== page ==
The "user RAM" organization in 16 register blocks, (sometimes called "chips", since they were physically different silicon chips in the original HP-41 design, and in the 82106A Memory module) is relevant only when/if you're about to write M-code programs. Otherwise it is completely transparent from the user's point of view.

In M-code, you need to follow the "rules":

- RAM is a peripheral.

- Only one peripheral should be active (selected) at any given time.

- In order to "talk" to a non-memory peripheral, RAM must be de-selected first by *selecting* a non existing RAM chip i.e. h'010.

The M-code gurus out there can provide a more detailled answer for sure, hope this helps meanwhile.

Cheers, from a, temporarily one-handed, hardware guy...


Edited: 28 June 2012, 9:25 p.m.


I don't like (or particularly even understand) their use of the terms "user memory" and "system memory".

The Nut architecture has two address spaces, ROM of up to 64K 10-bit words, and RAM of up to 1024 56-bit words.

The ROM is divided into 16 4K pages, of which originally pages 0-2 were the mainframe ROM, 3 was reserved for possible expansion, 4 was reserved for the factory diagnostic ROM, 5-6 were reserved, and 7 was reserved for the printer ROM. Pages 8-F were allocated in groups of two to the four expansion ports. Later page 5 was allocated to the Time Module, page 6 to HP-IL mass storage and control, and in the 41CX, page 3 to CX extended functions. Also at around the time of the CX bank-switched ROMs were introduced.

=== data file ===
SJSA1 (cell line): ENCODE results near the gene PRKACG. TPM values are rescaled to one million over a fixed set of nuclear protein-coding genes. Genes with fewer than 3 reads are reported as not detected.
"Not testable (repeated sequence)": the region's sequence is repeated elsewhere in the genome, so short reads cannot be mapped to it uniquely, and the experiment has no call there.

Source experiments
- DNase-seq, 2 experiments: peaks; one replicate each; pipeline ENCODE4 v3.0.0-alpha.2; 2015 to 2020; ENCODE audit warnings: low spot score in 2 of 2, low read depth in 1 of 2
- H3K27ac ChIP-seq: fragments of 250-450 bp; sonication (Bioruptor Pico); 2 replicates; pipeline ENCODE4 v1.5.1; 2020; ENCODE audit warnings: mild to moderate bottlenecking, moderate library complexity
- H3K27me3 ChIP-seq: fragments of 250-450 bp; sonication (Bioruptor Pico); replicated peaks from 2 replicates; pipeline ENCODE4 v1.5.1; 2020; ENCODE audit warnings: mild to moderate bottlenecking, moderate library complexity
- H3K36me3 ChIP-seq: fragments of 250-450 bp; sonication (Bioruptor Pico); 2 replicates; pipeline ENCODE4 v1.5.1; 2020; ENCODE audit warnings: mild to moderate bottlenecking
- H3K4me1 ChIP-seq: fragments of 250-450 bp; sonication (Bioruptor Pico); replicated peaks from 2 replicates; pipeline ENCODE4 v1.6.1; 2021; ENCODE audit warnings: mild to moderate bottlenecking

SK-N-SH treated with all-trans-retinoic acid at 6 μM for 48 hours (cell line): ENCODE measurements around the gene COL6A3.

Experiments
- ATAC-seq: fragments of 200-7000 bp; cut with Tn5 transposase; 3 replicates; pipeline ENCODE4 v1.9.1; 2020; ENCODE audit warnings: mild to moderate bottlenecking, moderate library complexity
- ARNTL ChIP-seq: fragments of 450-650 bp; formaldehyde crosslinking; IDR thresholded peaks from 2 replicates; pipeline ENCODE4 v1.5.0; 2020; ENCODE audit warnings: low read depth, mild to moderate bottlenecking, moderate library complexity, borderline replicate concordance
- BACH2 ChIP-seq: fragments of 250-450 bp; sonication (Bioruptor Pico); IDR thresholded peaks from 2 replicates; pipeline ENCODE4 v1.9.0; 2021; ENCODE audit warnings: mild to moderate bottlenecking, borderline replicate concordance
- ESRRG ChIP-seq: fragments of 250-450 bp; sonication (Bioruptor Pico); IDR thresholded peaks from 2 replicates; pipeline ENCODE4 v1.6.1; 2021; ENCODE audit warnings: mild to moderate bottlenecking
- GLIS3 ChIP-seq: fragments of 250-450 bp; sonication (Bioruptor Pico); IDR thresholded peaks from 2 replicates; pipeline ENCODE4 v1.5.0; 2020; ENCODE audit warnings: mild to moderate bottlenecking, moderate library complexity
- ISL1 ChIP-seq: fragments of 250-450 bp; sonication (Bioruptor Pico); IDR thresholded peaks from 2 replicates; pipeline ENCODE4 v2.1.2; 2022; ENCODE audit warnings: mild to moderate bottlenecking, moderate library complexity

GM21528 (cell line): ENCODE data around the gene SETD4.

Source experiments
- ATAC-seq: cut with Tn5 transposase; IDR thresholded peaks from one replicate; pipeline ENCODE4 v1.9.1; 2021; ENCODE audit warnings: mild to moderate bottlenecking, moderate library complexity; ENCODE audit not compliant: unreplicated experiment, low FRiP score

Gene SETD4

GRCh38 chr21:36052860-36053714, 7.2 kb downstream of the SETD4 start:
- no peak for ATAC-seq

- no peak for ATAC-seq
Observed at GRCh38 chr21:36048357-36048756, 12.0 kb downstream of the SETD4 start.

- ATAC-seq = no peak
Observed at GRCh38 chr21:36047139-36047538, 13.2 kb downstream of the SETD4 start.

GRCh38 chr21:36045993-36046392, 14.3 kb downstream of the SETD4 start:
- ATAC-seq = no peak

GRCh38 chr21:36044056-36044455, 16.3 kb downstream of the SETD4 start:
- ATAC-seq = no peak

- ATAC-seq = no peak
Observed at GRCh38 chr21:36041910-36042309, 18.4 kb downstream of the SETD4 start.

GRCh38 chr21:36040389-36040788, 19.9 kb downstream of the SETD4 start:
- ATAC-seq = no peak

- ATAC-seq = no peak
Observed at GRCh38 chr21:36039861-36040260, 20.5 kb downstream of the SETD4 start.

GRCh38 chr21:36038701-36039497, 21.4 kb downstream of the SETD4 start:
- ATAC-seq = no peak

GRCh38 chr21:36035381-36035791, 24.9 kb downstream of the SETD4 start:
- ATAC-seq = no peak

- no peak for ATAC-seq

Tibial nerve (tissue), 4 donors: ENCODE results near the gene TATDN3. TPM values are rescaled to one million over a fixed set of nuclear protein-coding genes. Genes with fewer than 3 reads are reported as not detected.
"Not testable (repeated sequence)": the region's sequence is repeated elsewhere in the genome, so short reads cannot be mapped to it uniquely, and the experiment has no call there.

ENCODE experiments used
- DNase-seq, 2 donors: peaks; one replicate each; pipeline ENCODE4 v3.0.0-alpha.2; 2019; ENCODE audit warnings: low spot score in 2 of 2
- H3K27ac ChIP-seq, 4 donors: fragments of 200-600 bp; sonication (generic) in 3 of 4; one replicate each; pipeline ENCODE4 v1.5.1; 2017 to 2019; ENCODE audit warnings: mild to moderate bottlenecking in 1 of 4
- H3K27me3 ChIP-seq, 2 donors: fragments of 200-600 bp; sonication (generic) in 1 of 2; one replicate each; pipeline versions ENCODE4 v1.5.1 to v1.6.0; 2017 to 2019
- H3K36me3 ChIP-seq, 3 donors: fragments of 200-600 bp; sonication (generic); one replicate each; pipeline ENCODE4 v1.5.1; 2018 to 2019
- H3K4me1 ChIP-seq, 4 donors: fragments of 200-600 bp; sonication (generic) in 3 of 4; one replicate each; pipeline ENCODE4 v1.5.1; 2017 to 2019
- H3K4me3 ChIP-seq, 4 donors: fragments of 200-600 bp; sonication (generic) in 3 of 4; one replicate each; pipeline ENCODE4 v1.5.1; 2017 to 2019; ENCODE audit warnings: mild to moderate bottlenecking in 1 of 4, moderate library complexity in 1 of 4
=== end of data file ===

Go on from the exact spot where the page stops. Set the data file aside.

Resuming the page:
While HP never offered any products that use the ROM address space for anything but actual ROM, there were third-party offerings such as MLDLs and the HEPAX that put RAM or EPROM into the ROM address space. As far as the normal 41 firmware is concerned, though, it still acts like ROM.

The RAM has a fixed address space with no bank switching, however, at any given time at most one block of 16 registers is selected. This is because when the RAM select instruction is given, there are some access instructions that will read or write that specific address (one register), and others that can read or write any address within the same block of 16 registers.